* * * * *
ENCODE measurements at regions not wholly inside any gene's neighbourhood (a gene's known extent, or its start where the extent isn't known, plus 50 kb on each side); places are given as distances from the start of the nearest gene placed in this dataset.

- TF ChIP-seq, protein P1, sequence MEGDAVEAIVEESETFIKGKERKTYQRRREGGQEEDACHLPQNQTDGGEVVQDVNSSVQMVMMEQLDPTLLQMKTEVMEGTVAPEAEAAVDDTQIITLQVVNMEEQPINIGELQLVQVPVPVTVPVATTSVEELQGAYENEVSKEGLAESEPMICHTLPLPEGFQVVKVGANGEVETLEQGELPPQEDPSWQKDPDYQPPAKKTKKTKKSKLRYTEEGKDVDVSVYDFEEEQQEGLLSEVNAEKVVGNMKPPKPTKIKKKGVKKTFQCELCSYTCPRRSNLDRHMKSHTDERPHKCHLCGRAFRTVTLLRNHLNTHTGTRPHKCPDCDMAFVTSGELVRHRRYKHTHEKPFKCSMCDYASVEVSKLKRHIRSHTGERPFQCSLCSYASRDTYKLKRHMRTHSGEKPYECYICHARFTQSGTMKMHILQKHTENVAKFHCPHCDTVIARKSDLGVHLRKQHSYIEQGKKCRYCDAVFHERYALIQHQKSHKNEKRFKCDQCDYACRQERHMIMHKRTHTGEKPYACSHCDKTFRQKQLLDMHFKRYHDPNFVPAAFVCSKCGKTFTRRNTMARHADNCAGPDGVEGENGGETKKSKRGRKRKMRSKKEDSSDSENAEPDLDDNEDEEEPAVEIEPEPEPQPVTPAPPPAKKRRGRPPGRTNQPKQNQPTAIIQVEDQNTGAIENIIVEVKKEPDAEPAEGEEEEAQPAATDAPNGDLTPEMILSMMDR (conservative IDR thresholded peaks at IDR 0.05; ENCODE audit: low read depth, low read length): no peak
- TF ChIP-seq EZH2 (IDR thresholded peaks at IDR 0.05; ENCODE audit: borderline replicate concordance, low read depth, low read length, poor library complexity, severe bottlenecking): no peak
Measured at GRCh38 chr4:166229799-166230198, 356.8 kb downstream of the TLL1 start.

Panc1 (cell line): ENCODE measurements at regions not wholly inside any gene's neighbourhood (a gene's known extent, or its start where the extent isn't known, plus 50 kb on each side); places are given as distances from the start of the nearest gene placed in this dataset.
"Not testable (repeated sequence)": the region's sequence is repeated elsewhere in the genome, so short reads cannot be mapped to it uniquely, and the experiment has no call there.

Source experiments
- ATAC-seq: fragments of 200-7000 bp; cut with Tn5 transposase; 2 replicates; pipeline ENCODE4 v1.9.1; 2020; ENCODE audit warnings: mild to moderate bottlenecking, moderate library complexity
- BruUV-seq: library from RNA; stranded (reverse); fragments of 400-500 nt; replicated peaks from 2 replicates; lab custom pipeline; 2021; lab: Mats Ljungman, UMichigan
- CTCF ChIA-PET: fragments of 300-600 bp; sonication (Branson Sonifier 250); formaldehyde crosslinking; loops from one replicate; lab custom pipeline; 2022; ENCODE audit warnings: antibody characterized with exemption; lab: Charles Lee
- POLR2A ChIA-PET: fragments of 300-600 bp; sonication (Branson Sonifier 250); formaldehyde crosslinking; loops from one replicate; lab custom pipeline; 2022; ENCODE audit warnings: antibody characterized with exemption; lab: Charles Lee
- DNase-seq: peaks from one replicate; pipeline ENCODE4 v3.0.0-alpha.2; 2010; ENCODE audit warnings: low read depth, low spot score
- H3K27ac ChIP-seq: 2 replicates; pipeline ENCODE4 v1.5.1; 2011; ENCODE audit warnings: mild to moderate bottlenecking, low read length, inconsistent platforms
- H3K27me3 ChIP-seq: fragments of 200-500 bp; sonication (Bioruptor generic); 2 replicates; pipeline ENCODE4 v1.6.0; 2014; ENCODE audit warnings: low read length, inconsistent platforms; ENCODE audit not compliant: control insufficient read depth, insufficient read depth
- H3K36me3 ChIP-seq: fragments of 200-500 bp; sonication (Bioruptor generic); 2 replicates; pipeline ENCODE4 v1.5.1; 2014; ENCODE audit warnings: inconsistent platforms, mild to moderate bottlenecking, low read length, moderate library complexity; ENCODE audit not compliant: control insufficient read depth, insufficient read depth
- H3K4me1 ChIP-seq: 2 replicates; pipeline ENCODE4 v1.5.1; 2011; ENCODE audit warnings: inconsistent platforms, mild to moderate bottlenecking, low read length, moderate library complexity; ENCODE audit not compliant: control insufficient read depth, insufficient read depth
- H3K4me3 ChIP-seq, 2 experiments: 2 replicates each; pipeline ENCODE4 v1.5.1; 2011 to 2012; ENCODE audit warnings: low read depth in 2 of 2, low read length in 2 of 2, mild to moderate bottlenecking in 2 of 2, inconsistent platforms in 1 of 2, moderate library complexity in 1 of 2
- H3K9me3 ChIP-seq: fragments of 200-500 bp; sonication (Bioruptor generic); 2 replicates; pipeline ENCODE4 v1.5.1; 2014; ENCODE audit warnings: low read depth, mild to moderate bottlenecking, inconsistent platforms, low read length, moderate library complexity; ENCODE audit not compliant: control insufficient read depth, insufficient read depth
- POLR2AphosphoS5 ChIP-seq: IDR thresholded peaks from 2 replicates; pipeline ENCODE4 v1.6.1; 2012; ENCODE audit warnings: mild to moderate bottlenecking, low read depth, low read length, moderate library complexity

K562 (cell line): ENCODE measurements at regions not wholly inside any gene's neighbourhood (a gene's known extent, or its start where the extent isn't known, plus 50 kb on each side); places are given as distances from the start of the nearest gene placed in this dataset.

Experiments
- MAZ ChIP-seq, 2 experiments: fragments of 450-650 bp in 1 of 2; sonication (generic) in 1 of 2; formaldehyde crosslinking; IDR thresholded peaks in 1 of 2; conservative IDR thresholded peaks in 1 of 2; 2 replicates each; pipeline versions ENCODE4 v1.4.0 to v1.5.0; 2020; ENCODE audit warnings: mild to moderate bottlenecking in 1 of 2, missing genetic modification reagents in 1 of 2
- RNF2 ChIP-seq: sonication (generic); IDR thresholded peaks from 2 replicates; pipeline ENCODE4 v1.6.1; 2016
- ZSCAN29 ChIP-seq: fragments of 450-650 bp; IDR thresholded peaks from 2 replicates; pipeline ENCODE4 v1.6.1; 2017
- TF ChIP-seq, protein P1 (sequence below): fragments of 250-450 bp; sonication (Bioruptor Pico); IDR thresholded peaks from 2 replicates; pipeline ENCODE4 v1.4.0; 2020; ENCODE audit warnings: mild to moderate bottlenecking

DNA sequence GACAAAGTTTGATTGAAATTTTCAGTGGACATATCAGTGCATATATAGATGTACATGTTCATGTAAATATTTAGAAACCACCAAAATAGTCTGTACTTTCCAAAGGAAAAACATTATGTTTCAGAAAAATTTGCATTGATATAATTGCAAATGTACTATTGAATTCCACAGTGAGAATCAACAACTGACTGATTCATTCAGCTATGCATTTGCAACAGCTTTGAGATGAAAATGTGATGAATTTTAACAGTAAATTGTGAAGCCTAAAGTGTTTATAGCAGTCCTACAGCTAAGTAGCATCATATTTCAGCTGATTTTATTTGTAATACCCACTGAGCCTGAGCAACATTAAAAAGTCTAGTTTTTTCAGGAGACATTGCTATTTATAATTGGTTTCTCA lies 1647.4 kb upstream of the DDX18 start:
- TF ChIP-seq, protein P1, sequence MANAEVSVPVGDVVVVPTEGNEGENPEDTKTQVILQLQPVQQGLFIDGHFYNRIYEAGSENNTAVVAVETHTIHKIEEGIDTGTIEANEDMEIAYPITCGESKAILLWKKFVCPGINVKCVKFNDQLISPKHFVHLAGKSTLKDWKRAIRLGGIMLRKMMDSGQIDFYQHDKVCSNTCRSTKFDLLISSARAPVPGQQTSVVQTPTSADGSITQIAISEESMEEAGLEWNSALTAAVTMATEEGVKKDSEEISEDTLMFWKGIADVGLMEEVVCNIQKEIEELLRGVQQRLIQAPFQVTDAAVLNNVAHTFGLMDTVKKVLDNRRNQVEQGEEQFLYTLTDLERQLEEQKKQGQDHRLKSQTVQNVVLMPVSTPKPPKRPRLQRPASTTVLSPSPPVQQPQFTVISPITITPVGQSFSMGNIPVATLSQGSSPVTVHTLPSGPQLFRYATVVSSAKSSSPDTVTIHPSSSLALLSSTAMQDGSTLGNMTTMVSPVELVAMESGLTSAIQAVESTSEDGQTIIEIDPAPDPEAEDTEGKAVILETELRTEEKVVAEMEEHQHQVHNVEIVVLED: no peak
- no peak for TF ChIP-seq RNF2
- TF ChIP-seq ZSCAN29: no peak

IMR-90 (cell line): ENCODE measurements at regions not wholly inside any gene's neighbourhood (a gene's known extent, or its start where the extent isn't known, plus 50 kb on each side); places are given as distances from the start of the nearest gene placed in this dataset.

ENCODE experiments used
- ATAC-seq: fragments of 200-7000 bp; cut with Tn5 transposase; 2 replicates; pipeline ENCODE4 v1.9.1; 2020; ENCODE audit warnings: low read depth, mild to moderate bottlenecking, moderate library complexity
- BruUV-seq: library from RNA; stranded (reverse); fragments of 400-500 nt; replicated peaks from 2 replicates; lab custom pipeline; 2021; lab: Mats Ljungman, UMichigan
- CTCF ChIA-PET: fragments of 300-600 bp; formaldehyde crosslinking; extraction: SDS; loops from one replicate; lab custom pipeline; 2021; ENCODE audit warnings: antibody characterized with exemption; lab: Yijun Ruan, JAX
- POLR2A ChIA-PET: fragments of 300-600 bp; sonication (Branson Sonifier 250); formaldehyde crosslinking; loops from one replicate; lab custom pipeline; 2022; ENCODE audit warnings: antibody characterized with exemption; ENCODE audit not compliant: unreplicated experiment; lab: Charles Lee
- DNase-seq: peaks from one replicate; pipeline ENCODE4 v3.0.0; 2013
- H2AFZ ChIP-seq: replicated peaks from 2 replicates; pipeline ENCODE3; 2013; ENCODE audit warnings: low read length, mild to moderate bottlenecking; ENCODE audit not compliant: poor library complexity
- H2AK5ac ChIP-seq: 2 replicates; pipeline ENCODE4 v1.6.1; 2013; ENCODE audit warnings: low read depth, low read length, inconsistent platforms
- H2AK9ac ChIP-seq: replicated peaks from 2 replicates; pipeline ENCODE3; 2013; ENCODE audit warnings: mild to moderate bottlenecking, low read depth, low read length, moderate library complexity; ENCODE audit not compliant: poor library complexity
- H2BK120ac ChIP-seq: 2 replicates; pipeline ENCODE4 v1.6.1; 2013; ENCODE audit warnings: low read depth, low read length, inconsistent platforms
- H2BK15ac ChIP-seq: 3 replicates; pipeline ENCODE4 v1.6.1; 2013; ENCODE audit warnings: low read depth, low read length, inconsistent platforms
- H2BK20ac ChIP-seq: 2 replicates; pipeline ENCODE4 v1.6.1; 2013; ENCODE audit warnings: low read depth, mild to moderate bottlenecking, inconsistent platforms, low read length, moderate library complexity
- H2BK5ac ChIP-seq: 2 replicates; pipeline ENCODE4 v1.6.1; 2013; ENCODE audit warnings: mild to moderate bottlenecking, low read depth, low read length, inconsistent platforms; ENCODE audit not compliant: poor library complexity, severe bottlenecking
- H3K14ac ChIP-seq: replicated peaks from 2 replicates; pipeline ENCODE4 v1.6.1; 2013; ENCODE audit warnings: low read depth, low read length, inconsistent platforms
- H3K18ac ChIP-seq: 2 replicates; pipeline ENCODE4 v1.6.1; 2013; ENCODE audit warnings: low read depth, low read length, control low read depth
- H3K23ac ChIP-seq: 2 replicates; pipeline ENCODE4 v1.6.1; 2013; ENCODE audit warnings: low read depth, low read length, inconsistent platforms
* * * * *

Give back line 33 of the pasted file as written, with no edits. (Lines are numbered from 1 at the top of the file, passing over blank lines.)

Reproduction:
- BruUV-seq: library from RNA; stranded (reverse); fragments of 400-500 nt; replicated peaks from 2 replicates; lab custom pipeline; 2021; lab: Mats Ljungman, UMichigan